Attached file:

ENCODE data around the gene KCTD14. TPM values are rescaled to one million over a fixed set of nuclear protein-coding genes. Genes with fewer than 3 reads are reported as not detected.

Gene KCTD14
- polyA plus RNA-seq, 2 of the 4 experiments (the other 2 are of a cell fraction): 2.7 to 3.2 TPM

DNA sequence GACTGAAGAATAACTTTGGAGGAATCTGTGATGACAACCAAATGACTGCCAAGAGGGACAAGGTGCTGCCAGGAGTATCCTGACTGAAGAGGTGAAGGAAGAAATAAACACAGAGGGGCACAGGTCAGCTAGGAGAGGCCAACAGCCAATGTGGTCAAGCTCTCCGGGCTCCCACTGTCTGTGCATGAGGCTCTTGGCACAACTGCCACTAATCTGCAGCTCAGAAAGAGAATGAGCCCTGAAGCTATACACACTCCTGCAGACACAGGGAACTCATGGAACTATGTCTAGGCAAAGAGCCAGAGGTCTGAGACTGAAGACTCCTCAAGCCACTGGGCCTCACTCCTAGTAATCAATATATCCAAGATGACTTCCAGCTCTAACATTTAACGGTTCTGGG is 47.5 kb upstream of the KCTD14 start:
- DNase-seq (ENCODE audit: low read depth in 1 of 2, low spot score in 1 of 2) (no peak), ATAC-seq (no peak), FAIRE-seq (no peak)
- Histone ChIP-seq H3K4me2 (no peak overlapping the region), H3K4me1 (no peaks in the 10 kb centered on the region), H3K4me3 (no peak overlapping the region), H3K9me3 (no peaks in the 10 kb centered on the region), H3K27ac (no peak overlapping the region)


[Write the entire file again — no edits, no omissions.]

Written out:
ENCODE data around the gene KCTD14. TPM values are rescaled to one million over a fixed set of nuclear protein-coding genes. Genes with fewer than 3 reads are reported as not detected.

Gene KCTD14
- polyA plus RNA-seq, 2 of the 4 experiments (the other 2 are of a cell fraction): 2.7 to 3.2 TPM

DNA sequence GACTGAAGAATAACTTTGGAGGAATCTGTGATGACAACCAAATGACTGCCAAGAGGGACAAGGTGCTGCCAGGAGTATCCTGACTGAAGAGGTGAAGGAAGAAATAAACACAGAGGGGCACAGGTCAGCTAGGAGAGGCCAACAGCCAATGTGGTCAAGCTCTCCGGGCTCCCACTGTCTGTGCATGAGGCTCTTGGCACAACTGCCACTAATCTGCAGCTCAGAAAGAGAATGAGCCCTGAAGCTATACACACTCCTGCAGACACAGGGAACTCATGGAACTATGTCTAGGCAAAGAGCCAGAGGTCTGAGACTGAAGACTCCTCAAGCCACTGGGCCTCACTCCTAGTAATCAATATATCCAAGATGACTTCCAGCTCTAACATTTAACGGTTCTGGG is 47.5 kb upstream of the KCTD14 start:
- DNase-seq (ENCODE audit: low read depth in 1 of 2, low spot score in 1 of 2) (no peak), ATAC-seq (no peak), FAIRE-seq (no peak)
- Histone ChIP-seq H3K4me2 (no peak overlapping the region), H3K4me1 (no peaks in the 10 kb centered on the region), H3K4me3 (no peak overlapping the region), H3K9me3 (no peaks in the 10 kb centered on the region), H3K27ac (no peak overlapping the region)